A parliamentary debate Thursday saw MPs pass a motion saying the UK should stay in the European Union’s customs union after Brexit.
The motion was non-binding and passed by affirmation without a vote, as pro-hard Brexit Conservative MPs absented themselves. Prime Minister Theresa May had applied a “soft-whip” that did not require attendance.
However, even with this effort to minimise the motion’s impact the number of pro-Remain and “soft Brexit” Tories appears to be enough to defeat the government over substantive votes on the trade bill and customs (taxation [cross-border trade]) bill next month.
If that happens, there are threats of a leadership challenge against May by the hard Brexit-right and of a withdrawal of support by the 10 Democratic Unionist Party MPs if she retreats from her disavowal of customs union membership. In addition, there are suggestions from Remainers that an option of a second referendum should be opened up.
The fiercely pro-Remain Guardian newspaper made the most ambitious estimate of the likely size of a rebellion—citing ten Tory MPs having signed one pro-customs union amendment to the trade bill. These included Anna Soubry, Nicky Morgan and Ken Clarke, as well as Dominic Grieve from another amendment, four Tories whose speeches had “suggested they were very sympathetic to the case for remaining in the customs union” and two others who voted against the government on the EU withdrawal bill in December last year.
This tally of 17 “potential rebels” is more than the 12 who inflicted a defeat against the government last December.
May has long been entirely beholden to her “hard Brexit” wing—including leading cabinet figures Foreign Secretary Boris Johnson, Brexit Secretary David Davis, Environment Secretary Michael Gove as well as Jacob Rees-Mogg, who commands the backbench Brexit camp.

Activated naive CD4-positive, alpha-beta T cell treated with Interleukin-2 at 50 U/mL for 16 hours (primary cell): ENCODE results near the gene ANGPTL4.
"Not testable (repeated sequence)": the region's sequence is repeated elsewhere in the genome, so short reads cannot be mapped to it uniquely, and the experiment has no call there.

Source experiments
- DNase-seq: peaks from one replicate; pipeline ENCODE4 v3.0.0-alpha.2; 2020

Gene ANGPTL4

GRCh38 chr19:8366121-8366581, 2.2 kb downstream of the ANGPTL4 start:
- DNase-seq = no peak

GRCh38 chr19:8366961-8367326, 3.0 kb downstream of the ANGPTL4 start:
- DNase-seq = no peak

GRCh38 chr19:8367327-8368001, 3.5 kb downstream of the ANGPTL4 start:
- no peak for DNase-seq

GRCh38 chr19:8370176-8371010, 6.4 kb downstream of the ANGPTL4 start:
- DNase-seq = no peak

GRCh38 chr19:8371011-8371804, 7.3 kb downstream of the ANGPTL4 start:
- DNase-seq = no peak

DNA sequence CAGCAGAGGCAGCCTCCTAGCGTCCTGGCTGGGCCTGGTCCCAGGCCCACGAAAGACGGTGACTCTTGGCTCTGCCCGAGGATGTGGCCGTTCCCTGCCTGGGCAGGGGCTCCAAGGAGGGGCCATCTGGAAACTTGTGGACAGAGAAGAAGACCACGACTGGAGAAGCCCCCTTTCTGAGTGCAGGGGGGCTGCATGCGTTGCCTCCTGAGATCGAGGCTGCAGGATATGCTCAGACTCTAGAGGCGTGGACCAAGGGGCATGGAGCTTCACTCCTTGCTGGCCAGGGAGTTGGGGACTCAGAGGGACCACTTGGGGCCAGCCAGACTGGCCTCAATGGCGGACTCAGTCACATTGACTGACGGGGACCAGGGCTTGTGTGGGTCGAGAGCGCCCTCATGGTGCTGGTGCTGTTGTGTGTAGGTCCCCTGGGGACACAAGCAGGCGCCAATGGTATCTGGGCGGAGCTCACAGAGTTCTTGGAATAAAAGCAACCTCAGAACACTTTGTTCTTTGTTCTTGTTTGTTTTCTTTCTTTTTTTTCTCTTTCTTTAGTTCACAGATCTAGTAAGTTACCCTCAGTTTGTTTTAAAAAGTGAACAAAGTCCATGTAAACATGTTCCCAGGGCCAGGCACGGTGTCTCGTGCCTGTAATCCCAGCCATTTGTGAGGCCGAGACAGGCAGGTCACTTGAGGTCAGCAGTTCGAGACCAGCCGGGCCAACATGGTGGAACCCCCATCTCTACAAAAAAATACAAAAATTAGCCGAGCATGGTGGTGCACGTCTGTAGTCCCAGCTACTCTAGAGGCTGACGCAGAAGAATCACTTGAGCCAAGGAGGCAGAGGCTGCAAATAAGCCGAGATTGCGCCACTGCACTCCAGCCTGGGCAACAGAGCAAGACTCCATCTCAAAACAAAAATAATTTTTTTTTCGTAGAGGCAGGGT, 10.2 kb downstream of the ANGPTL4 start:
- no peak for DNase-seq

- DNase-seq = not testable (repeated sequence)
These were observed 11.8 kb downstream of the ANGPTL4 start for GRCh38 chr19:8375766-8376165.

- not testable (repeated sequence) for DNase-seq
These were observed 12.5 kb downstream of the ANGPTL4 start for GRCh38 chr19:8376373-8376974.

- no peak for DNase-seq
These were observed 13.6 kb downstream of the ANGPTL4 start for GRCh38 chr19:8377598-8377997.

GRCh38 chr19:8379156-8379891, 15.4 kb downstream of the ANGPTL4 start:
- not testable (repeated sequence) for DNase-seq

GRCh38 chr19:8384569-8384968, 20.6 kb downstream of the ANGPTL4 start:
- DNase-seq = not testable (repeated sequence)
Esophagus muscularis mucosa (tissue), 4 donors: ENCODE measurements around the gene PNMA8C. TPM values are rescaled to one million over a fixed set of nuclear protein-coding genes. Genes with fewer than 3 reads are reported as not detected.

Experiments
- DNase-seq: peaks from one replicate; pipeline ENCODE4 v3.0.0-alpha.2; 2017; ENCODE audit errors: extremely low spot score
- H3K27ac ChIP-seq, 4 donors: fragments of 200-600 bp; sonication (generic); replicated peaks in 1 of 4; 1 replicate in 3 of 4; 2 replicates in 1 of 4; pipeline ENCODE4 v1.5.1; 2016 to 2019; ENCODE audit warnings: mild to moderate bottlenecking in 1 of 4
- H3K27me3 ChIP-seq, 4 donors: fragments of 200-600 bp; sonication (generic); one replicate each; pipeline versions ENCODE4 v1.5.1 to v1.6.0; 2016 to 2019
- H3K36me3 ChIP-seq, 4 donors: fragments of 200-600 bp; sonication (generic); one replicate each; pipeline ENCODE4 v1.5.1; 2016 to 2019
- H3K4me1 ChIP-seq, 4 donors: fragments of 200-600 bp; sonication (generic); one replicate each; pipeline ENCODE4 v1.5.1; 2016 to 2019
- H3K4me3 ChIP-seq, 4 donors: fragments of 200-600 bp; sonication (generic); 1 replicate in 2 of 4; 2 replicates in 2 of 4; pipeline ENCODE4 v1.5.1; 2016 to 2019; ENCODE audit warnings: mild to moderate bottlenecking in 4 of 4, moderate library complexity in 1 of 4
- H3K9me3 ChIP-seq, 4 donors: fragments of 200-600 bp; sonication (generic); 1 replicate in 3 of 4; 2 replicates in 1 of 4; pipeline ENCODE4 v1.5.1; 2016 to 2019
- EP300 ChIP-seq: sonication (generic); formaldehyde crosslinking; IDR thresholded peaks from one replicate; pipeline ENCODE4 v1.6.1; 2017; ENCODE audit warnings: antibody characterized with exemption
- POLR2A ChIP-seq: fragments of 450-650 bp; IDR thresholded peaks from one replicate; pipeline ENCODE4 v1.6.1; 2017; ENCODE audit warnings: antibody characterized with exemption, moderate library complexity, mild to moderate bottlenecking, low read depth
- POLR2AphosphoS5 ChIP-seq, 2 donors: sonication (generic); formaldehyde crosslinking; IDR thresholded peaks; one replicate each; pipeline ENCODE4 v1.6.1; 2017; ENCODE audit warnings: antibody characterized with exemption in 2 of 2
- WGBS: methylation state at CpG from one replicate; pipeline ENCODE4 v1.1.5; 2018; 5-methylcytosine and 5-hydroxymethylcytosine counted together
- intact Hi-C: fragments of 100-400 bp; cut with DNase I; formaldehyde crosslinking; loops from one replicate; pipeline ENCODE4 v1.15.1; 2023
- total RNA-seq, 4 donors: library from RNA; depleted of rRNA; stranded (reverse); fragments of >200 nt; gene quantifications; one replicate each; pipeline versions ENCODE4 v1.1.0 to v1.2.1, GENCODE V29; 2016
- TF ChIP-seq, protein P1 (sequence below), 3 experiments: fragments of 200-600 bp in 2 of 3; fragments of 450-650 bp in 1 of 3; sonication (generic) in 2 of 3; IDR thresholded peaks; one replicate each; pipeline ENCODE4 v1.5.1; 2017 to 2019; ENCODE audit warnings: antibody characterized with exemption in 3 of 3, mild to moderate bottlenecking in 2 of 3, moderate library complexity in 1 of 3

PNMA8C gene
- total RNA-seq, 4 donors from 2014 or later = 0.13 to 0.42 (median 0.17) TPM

The prime minister is under pressure from both sides of her party to clarify her position on the customs union, the mechanism allowing goods to be transported tariff-free between EU member states.
Her stated position is for a “comprehensive system of mutual recognition” whereby the UK and EU keep their regulations equivalent to one another to facilitate trade. This is vital in preventing the reintroduction of a “hard border” between Northern Ireland and the Republic of Ireland, an EU member state. But it is meant to extend to all aspects of trade, including financial services. Around 80 percent of the British economy comes from providing services—with the EU accounting for 43 percent of British exports.
Having ruled out a customs union, May proposes two means for implementing “mutual recognition”—a “customs partnership” involving the UK collecting the EU’s tariffs on goods coming from other countries on its behalf or minimising checks using technology and a “trusted trader scheme” rather than getting rid of them.
None of this satisfies her internal or external critics, resulting in a defeat last week in the House of Lords that prompted May to publicly reaffirm “[W]e are leaving the customs union and not joining a customs union,” while planning a cabinet debate next week seeking a common position.
Expressing most graphically the position that any form of customs union would prevent the UK from striking trade deals with countries around the world, Rees-Mogg mocked a “customs partnership” as “completely cretinous.” He proposed that the UK instead “ratchet up the pressure” on the EU by threatening to collapse the Irish Republic’s economy, warning that the House of Lords “are playing with fire” through revolts over Brexit and threatening that “it would be a shame to burn down a historic house.”
Thursday’s debate saw Remain Tories line up with the Labour Party, Scottish National Party and Liberal Democrats behind a motion, drawn up by the backbench liaison committee of select committee chairs, calling on the government to include “the establishment of an effective customs union between the two territories” in its negotiations with the EU.